Distinguishing between disobedience and accident in our children

One of the difficulties of parenting is the art of discernment. We need to distinguish between acts of disobedience and accident. Our failure to do so may crush our children’s spirit. Accidents are not reasons for discipline, they are opportunities for productive conversations. In most cases, it will require a simple word to train them to avoid such accidents. “Son, we are not mad that you broke that glass, but let daddy show you how to properly place it on the table.”

When a child spills his water before supper or breaks a glass rarely is it related to an act of willful disobedience. In fact, children and accidents are almost synonymous. We should expect them to happen and in turn, prepare to deal with them rightly. I confess this is no easy task, but one we should be aware and prepared. Confusing accidents with disobedience can crush their day-to-day experience and joy. Further, they can begin to hide accidents for fear that they may be interpreted as sinful actions. We all need grace to see practice this distinction and act biblically. Remember that this day.


A follow-up question from Sarah Joy Albrecht: Would you kindly take a moment to share your thoughts on habits of negligence/apathy/selfishness that lead to accidents? Any thoughts on ways to help children see the connection between this sort of attitude/behavior that leads to accidents?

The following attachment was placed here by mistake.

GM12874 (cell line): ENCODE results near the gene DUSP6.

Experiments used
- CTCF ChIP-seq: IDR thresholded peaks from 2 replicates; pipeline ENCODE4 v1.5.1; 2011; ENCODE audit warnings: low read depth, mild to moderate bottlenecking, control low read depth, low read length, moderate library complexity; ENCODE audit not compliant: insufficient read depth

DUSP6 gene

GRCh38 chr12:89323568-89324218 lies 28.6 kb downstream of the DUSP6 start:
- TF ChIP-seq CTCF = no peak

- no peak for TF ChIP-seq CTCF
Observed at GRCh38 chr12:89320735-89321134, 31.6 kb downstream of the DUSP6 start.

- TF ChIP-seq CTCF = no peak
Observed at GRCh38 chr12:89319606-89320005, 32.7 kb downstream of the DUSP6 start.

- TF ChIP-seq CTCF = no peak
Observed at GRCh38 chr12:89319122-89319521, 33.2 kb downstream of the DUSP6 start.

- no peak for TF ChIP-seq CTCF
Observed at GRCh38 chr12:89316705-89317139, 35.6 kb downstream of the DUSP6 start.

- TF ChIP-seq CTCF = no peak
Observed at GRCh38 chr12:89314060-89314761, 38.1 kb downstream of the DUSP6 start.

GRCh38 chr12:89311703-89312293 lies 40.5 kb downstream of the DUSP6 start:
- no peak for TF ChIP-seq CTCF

Answer:  I don’t know if I have an exact science to this question. It can vary immensely. Perhaps other parents can chime in. We have one child that is prone to more accidents than the other four. His accidents frustrate him and we have noticed they have decreased over the last few months. Our temptation is always to scold the child for his carelessness, but in most cases, we try to establish an environment where accidents are treated as such and conversations about accidents are also quite natural. We generally ask questions to get to the heart: “Son, did this happen because you were in a hurry? because you wanted to finish first? because you were trying to be competitive? and the list goes on. I try to focus on these questions after the event when the environment is less stressful (usually before bed). Generally, I find, we, parents, establish the environment for stress in the children which naturally lead to more accidents: “Why did you do that?” “Hurry up to the table!” “I can’t believe you did that.” So, I’d ask two questions: Are parents establishing an environment for more frequent accidents and are we using such opportunities to minimize such accidents by asking honest and simple questions about their actions. At least I think that is a start to a better answer from someone else. Excellent questions, btw.